In addition, I've found it helpful to print out and read aloud my work before I submit it. In this way I catch more of my own mistakes before I ask for input from critique partners. 

The best book I've found on starting, building, and running a critique group is Becky Levine's,  The Writing & Critique Group Survival Guide. I'm not ready to give away my copy--but I hope you'll check her book out. 
What have been your experiences with your critique group? Leave me a comment-I'd love to hear from you!

16 comments:

beckylevine.com said...

Carol, Thanks so much for the mention! Good luck with your new group. :)

Carol Baldwin said...

Thanks, Becky. Seriously--I'm cleaning out my bookshelves. But yours is one book I don't want to give away!

Rosi said...

Becky's book is very good. Good for you for trying out critique groups before committing to a new one. Most people don't do that. The chemistry has to be just right. Glad you found the perfect one for you.

Linda A. said...

Carol,
I'm checking out a new critique group too on Thursday. It is a face-to-face group of all genres that is organized through MeetUp.com. Members who RSVP send in a manuscript and are sent submitted manuscripts to critique. I hear it is a great group. I do like my online group but I can't submit my memoir project to them since it's a children's group. Lots of variety out there. Isn't that great?

Clara Gillow Clark said...

Best of luck with your new writing group, Carol. It sounds like a good one. Happy writing!

Carol Baldwin said...

Thanks Clara, Linda and Rosi. Yes, the chemistry has to be just right in writing and critique groups!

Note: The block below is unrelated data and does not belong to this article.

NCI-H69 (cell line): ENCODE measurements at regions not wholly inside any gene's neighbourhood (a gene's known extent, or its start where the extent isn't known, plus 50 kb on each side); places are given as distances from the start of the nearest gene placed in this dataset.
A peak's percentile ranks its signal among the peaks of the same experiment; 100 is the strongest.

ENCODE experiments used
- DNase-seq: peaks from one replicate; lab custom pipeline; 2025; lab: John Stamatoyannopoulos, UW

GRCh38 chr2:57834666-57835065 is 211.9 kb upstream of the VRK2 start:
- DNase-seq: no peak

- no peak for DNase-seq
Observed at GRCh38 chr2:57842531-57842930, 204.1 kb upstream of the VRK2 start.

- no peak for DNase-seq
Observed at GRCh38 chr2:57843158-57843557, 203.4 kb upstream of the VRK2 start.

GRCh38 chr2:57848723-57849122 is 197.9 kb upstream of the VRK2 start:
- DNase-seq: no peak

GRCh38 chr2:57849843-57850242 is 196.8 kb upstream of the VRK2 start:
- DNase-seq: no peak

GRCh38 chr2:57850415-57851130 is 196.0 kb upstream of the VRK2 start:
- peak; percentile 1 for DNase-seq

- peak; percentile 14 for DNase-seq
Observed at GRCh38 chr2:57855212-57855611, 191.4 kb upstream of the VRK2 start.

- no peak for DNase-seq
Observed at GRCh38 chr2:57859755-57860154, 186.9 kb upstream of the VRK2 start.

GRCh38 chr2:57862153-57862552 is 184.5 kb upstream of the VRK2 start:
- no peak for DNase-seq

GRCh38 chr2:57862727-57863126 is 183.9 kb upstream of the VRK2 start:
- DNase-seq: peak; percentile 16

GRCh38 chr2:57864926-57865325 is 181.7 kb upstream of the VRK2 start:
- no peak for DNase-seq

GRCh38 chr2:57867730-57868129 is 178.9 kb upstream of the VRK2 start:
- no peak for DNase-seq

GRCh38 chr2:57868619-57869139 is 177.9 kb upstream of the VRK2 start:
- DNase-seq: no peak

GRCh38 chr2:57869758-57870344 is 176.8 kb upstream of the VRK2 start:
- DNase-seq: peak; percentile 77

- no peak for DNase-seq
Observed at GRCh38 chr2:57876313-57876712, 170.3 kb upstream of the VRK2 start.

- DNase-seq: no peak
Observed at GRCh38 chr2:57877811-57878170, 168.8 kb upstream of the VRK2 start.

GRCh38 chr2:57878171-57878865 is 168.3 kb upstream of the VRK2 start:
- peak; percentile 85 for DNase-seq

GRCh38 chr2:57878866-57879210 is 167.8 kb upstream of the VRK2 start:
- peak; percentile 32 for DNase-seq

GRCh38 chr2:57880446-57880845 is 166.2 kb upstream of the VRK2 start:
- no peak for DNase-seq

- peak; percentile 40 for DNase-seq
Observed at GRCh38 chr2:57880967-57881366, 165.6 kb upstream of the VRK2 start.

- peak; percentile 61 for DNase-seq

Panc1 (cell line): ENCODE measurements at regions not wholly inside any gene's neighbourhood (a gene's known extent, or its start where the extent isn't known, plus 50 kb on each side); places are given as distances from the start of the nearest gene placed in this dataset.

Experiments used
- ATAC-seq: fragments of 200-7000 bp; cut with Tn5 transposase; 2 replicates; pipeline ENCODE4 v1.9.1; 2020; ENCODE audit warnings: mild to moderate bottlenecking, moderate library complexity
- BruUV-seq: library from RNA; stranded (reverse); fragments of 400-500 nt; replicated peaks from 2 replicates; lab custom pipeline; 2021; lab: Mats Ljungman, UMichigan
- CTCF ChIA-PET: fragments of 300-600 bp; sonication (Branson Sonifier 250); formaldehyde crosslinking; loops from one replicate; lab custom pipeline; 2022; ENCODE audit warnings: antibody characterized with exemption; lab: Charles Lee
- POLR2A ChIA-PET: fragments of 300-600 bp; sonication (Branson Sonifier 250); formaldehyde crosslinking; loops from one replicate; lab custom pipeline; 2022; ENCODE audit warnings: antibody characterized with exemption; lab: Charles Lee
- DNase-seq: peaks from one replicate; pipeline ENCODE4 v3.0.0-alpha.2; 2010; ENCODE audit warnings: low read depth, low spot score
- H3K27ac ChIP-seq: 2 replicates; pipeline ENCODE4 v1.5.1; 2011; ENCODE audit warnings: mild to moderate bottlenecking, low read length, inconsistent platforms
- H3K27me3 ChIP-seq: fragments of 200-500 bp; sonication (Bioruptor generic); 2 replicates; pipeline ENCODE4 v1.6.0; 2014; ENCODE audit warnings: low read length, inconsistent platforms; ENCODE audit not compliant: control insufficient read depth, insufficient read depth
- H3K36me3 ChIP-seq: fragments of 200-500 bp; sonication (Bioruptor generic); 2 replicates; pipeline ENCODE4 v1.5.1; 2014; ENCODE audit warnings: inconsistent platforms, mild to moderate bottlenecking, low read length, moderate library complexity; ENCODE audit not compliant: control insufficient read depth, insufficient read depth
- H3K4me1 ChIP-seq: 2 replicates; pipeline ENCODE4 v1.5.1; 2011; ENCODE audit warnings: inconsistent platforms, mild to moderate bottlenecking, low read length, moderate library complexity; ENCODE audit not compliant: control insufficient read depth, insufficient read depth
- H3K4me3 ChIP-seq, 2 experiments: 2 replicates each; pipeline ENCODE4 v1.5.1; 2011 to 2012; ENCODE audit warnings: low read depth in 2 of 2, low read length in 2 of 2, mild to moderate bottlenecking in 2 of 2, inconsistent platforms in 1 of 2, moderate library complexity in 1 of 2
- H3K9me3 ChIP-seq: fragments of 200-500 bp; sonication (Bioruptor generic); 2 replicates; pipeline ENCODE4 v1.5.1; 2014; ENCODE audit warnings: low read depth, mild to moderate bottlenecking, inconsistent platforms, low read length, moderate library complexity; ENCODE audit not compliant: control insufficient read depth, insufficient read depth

Linda Vigen Phillips said...

So glad you have found the "write" group! They can be thankful you found them, too!

Carol Baldwin said...

Thanks, LInda. They have indicated that they do appreciate me too!

Young Authors Program said...

I know for sure joining the SCBWI, which lead me to finding my crit group partners, are the two reasons my writing improved. p.s. we miss you, Carol!

Carol Baldwin said...

Thanks, Dorothy. I miss you guys too! But this is definitely an interesting group that I've joined. Not being the leader is also different!

Jean said...

I love Levine's book, too.

I really miss being part of a regular critique group myself.
It's like looking into a well-lit, magnifying mirror. All the bumps and wrinkles show so you can know how to fix them.

Miss you, Carol. Keep writing. Keep learning.

Jean

Carol Baldwin said...

Jean, I love that analogy!! Good one!

kathleenburkinshaw said...

Carol, So glad you found a critique group in your new place!

Carol Baldwin said...

Thanks, Kathleen. Me too!

Kathy Wiechman said...

I also had to leave the first group I looked into. It wasn't the right fit for me. But it paid to keep looking. Now I belong to two very different critique groups, and each is helpful in a different way.

Carol Baldwin said...

Yep. You have to know what you're looking for and what's a good fit!